4. My 2.5 yr-old boy is a total dummy (paci) addict. He would sleep grasping several in each hand as well as the one he was sucking. If he didn’t have enough (at least 4) he wouldn’t sleep. He also liked to carry his dummies around the house with him. We tried everything to get them off him and had no luck (perhaps due to desperation or a lack of willpower on our part to get through the tantrums!!). Then the other day, he had all his dummies (about 6) on the floor where he was playing, and I went and jumped in the shower. When I was done, ALL the dummies were gone. Alex cannot remember where he put them and I really cannot find them. I was dreading bedtime, but I explained to him that HE lost them and if HE cannot remember where they are then he cannot have them back because Mummy doesn’t know where they are because she didn’t see where he put them. To my surprise, he was really accepting and completely understood. It took him a bit longer than normal to fall asleep but he did so without tantrums. Naps are a little more difficult without the dummy but we are now working on that.
    If you have trouble with the dummy/paci, try making your LO think that they did something with them/lost them. For us it worked like a charm and I never would have thought of this if Alex hadn’t genuinely hidden them somewhere I can’t find them! I just have to make sure he doesn’t suddenly remember/find them before I do!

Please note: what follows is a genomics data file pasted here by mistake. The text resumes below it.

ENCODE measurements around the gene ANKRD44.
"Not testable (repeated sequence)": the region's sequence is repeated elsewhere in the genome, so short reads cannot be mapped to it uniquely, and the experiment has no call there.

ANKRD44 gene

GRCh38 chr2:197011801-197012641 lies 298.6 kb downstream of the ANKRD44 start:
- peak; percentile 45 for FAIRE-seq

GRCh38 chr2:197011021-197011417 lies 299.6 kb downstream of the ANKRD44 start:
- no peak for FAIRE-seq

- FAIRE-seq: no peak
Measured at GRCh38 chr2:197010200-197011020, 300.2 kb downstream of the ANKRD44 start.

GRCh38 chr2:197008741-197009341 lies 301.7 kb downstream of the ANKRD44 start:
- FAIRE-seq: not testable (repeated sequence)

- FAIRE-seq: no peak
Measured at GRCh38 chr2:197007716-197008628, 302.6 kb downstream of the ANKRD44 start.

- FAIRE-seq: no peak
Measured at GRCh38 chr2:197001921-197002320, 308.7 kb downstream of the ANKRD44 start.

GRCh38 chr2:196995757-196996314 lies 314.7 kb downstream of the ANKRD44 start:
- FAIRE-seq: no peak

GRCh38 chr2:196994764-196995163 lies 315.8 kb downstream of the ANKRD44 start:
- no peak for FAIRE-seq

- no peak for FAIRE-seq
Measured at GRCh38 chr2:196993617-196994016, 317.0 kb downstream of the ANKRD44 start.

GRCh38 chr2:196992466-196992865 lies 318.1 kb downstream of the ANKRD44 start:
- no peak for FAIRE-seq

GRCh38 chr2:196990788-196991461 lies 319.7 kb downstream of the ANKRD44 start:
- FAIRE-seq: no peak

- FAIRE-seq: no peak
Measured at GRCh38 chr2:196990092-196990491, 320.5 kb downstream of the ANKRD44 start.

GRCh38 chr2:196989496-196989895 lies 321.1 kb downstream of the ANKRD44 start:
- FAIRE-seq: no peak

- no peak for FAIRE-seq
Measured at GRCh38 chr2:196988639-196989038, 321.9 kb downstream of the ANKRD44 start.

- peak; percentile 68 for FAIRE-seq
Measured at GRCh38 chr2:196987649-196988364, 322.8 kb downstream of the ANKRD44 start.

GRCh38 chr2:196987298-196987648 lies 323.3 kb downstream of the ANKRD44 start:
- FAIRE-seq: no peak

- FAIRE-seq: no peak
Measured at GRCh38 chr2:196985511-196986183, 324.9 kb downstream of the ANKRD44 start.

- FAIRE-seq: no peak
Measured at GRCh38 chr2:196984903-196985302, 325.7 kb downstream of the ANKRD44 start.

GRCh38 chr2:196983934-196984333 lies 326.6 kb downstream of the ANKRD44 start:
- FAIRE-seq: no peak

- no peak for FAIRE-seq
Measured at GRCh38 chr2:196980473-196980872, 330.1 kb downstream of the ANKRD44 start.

5. @ Kim – I take it your 3 month old wakes if the pacifier falls out of her mouth? Yes, that’s so frustrating, especially if you’re up multiple times per night to replace the pacifier. We usually suggest that parents try weaning from the pacifier in these cases, since it’s creating more sleep problems than it’s solving.

    Hope this helps, Kim – best of luck to you! And thanks for commenting!

  6. My question is what do you do if your child is to young to put it back In themselves? My daughter is 3 months and can’t pick up things yet let alone put her soother in her mouth by herself? Do I just have to wait till she can and for now keep going in there for now to put it in?

  7. I’m pretty sure we did this exact same thing with my daughter at one point. I also found that throwing the paci’s out of the crib was a “stage” that she eventually stopped. Now she is 21 months and as she’s falling asleep she “organizes” all her paci’s along with her stuffies just so before she falls asleep every night. Now, our dilemma is figuring out how to get rid of the paci once and for all!

  8. That’s so wonderful & great tip. My 11 months old son, who started with the pacifier at 6 weeks, made me get him 5 pacifiers after realizing that he intentionally pushes it away and start crying so that I must come and give it to him.